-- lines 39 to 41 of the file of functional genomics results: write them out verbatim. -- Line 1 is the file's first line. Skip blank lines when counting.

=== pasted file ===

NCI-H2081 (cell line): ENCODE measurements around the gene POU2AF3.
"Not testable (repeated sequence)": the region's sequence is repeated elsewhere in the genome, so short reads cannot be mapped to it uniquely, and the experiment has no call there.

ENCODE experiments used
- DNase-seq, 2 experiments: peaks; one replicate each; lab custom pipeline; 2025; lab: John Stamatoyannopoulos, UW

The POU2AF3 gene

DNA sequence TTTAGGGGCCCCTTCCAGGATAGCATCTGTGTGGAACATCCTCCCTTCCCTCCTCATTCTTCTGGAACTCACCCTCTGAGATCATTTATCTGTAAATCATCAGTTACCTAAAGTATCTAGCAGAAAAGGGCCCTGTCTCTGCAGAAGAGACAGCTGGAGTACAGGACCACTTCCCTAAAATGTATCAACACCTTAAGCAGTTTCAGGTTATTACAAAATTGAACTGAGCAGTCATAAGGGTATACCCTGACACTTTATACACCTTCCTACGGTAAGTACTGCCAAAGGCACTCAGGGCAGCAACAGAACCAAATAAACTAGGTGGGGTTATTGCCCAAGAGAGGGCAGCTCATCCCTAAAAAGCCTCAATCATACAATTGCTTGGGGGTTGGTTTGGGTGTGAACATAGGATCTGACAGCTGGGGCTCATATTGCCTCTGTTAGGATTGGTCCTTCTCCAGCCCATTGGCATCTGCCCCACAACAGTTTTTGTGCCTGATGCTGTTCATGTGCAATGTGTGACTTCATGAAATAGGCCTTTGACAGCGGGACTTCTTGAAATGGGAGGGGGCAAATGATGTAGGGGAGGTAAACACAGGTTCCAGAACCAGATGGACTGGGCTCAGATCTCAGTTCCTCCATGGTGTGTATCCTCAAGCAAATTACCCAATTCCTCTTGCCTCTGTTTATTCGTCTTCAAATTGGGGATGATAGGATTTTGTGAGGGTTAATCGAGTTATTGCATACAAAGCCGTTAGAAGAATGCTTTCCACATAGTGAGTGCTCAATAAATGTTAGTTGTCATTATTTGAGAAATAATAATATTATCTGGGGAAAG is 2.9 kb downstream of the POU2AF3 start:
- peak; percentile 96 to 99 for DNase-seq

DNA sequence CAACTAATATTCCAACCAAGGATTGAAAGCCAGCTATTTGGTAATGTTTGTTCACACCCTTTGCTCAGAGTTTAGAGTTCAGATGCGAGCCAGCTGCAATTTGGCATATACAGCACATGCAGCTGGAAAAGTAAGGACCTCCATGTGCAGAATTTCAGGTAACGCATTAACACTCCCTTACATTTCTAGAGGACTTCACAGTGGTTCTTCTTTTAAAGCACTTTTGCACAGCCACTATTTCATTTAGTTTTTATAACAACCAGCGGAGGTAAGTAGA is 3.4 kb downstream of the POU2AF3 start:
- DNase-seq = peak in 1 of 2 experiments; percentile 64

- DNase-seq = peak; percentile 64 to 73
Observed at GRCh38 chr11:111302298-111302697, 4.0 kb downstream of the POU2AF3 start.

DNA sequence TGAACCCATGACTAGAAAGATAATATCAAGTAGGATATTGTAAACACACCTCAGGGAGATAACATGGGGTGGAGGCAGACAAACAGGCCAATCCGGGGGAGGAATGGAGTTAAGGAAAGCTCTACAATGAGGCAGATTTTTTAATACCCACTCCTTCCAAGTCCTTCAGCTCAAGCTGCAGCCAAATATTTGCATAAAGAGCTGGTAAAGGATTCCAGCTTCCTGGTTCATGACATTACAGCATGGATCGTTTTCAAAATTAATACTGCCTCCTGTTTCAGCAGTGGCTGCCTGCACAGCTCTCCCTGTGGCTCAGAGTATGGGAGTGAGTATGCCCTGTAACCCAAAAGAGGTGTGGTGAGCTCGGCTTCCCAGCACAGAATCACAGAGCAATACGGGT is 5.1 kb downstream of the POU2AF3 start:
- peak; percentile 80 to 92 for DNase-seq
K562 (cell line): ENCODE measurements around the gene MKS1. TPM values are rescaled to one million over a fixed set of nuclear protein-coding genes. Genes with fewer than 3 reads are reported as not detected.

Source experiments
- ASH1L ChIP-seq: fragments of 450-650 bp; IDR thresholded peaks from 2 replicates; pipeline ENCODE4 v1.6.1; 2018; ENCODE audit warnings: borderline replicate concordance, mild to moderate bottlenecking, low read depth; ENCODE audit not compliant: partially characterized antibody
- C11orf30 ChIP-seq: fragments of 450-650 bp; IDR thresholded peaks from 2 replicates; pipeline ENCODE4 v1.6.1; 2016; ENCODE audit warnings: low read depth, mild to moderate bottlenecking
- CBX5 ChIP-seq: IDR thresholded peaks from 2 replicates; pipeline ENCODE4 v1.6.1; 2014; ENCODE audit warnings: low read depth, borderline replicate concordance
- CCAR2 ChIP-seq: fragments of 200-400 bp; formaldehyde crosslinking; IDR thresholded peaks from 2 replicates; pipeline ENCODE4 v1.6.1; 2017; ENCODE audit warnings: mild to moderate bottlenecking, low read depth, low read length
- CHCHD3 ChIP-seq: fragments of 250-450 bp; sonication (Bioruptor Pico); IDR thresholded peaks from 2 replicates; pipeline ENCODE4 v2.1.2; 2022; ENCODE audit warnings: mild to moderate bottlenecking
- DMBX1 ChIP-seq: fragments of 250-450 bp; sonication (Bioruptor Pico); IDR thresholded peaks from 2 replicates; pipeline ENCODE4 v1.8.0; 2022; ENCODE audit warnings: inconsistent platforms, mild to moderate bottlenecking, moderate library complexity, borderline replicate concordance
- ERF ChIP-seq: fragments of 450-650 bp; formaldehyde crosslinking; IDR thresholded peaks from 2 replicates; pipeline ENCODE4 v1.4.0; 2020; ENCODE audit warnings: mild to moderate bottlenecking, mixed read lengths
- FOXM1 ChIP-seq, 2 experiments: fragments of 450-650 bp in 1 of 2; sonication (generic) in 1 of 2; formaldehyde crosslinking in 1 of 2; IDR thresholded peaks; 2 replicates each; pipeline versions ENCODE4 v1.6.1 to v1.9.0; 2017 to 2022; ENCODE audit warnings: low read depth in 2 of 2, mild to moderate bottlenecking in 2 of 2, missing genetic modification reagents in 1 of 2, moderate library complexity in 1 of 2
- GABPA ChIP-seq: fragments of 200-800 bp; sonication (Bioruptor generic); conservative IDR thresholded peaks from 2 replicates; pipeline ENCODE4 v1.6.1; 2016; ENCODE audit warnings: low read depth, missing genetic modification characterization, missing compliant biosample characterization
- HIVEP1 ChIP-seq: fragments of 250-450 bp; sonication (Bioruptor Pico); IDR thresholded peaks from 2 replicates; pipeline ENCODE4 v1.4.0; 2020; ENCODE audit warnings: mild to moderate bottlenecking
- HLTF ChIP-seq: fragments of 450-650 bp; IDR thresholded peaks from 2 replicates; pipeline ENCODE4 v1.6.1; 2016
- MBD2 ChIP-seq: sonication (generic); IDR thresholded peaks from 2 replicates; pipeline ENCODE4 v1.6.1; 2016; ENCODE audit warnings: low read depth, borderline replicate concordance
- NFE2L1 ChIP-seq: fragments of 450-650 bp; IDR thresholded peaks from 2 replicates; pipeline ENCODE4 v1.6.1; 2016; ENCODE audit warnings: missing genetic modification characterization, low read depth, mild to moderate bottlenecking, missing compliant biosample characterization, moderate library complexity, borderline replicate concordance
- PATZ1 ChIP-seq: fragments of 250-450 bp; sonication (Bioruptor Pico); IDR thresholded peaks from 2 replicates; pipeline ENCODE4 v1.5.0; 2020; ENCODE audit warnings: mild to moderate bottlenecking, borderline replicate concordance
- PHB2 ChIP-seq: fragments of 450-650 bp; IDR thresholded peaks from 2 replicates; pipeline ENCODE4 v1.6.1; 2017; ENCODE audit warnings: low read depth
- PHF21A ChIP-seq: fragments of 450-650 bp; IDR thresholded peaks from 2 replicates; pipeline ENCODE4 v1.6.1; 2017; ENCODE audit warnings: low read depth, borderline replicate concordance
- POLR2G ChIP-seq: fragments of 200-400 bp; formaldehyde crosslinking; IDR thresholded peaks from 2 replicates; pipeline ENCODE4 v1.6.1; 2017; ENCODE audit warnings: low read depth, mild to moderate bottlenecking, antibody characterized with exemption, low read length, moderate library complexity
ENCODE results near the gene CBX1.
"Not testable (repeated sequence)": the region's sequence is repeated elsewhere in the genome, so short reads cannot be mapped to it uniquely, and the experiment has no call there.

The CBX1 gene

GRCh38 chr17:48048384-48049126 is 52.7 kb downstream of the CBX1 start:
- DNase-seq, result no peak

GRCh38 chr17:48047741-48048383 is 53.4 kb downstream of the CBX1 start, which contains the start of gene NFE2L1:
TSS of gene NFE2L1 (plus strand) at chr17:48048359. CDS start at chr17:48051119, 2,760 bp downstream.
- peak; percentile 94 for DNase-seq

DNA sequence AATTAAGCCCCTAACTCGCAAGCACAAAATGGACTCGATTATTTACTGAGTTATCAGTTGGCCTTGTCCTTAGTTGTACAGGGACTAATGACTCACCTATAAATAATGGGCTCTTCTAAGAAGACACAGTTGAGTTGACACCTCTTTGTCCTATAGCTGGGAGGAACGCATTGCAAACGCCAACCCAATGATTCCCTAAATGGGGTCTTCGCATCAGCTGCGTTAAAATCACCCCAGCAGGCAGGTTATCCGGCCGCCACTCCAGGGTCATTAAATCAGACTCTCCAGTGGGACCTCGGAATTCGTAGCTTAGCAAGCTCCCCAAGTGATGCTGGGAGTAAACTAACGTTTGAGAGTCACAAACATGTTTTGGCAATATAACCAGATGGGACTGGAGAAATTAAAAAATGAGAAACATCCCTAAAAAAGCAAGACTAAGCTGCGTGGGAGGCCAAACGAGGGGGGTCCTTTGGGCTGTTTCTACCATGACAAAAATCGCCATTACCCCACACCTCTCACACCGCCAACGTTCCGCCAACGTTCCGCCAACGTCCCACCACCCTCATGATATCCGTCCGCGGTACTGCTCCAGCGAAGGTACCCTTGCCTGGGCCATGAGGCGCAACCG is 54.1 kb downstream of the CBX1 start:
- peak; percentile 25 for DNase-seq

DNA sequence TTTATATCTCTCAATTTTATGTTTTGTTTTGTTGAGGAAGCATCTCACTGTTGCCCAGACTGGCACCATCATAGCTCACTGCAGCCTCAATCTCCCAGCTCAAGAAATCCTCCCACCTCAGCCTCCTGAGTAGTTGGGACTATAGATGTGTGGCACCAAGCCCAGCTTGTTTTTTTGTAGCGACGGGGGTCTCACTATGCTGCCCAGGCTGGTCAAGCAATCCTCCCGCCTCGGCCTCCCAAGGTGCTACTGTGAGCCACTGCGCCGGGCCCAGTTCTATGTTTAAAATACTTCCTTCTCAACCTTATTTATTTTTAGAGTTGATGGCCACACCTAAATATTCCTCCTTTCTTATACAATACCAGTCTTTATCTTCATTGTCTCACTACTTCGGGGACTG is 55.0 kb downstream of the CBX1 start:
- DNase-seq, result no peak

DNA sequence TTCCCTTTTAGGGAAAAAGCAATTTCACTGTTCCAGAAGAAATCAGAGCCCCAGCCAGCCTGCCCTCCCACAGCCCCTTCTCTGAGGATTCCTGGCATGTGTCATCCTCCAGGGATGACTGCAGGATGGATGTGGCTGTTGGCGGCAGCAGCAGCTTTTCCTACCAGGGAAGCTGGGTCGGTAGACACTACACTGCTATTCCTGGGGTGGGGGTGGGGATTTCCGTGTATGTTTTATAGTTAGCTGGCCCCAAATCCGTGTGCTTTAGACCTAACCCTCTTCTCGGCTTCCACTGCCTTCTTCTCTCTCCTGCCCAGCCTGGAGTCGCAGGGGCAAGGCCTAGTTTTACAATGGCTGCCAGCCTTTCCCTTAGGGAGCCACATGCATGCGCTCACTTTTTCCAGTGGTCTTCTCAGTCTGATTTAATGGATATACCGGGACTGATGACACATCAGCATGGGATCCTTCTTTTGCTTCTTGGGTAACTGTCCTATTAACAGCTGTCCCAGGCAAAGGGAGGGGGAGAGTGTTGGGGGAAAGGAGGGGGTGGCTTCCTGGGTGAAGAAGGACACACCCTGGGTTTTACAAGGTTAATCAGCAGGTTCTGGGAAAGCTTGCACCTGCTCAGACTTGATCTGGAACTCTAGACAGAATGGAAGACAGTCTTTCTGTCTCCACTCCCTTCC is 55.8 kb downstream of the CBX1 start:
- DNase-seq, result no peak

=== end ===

TSS of gene NFE2L1 (plus strand) at chr17:48048359. CDS start at chr17:48051119, 2,760 bp downstream.
- peak; percentile 94 for DNase-seq

DNA sequence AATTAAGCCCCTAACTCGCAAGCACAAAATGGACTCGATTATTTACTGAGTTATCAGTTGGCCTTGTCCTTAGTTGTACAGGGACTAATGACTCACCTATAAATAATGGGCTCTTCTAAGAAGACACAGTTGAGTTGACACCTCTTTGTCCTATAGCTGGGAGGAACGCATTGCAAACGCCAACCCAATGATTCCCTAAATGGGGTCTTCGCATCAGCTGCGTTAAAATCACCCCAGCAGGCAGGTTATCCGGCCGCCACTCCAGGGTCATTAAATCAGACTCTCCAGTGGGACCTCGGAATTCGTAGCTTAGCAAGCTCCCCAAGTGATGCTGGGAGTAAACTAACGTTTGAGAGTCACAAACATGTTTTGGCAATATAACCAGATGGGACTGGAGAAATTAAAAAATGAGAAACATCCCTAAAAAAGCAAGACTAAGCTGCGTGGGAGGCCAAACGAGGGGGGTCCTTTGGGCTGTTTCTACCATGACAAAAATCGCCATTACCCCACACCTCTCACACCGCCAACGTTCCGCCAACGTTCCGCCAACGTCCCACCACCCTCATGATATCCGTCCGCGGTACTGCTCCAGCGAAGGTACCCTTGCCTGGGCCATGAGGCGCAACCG is 54.1 kb downstream of the CBX1 start: